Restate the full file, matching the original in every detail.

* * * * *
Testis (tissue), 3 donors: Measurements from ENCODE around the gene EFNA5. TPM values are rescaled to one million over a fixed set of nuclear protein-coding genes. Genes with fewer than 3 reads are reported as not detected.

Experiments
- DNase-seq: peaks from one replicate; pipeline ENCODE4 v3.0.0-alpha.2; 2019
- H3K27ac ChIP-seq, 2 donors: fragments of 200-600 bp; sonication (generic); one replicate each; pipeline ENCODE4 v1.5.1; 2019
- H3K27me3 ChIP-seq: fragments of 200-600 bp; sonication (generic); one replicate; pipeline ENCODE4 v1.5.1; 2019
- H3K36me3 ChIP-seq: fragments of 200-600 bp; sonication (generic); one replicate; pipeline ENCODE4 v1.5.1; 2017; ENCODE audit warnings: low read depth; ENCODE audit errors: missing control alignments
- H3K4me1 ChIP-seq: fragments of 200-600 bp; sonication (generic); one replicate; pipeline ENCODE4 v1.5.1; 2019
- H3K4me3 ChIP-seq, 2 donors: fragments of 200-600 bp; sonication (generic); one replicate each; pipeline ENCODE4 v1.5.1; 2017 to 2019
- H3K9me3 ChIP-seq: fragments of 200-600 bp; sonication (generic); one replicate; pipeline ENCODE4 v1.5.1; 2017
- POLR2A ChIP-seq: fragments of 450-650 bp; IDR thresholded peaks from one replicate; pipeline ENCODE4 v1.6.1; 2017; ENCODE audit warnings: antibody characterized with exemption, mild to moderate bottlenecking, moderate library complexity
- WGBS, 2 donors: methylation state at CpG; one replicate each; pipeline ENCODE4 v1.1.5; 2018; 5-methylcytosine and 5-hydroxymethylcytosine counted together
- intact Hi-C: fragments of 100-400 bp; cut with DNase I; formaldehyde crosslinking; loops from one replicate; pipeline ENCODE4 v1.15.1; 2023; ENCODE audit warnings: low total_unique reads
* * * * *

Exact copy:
Testis (tissue), 3 donors: Measurements from ENCODE around the gene EFNA5. TPM values are rescaled to one million over a fixed set of nuclear protein-coding genes. Genes with fewer than 3 reads are reported as not detected.

Experiments
- DNase-seq: peaks from one replicate; pipeline ENCODE4 v3.0.0-alpha.2; 2019
- H3K27ac ChIP-seq, 2 donors: fragments of 200-600 bp; sonication (generic); one replicate each; pipeline ENCODE4 v1.5.1; 2019
- H3K27me3 ChIP-seq: fragments of 200-600 bp; sonication (generic); one replicate; pipeline ENCODE4 v1.5.1; 2019
- H3K36me3 ChIP-seq: fragments of 200-600 bp; sonication (generic); one replicate; pipeline ENCODE4 v1.5.1; 2017; ENCODE audit warnings: low read depth; ENCODE audit errors: missing control alignments
- H3K4me1 ChIP-seq: fragments of 200-600 bp; sonication (generic); one replicate; pipeline ENCODE4 v1.5.1; 2019
- H3K4me3 ChIP-seq, 2 donors: fragments of 200-600 bp; sonication (generic); one replicate each; pipeline ENCODE4 v1.5.1; 2017 to 2019
- H3K9me3 ChIP-seq: fragments of 200-600 bp; sonication (generic); one replicate; pipeline ENCODE4 v1.5.1; 2017
- POLR2A ChIP-seq: fragments of 450-650 bp; IDR thresholded peaks from one replicate; pipeline ENCODE4 v1.6.1; 2017; ENCODE audit warnings: antibody characterized with exemption, mild to moderate bottlenecking, moderate library complexity
- WGBS, 2 donors: methylation state at CpG; one replicate each; pipeline ENCODE4 v1.1.5; 2018; 5-methylcytosine and 5-hydroxymethylcytosine counted together
- intact Hi-C: fragments of 100-400 bp; cut with DNase I; formaldehyde crosslinking; loops from one replicate; pipeline ENCODE4 v1.15.1; 2023; ENCODE audit warnings: low total_unique reads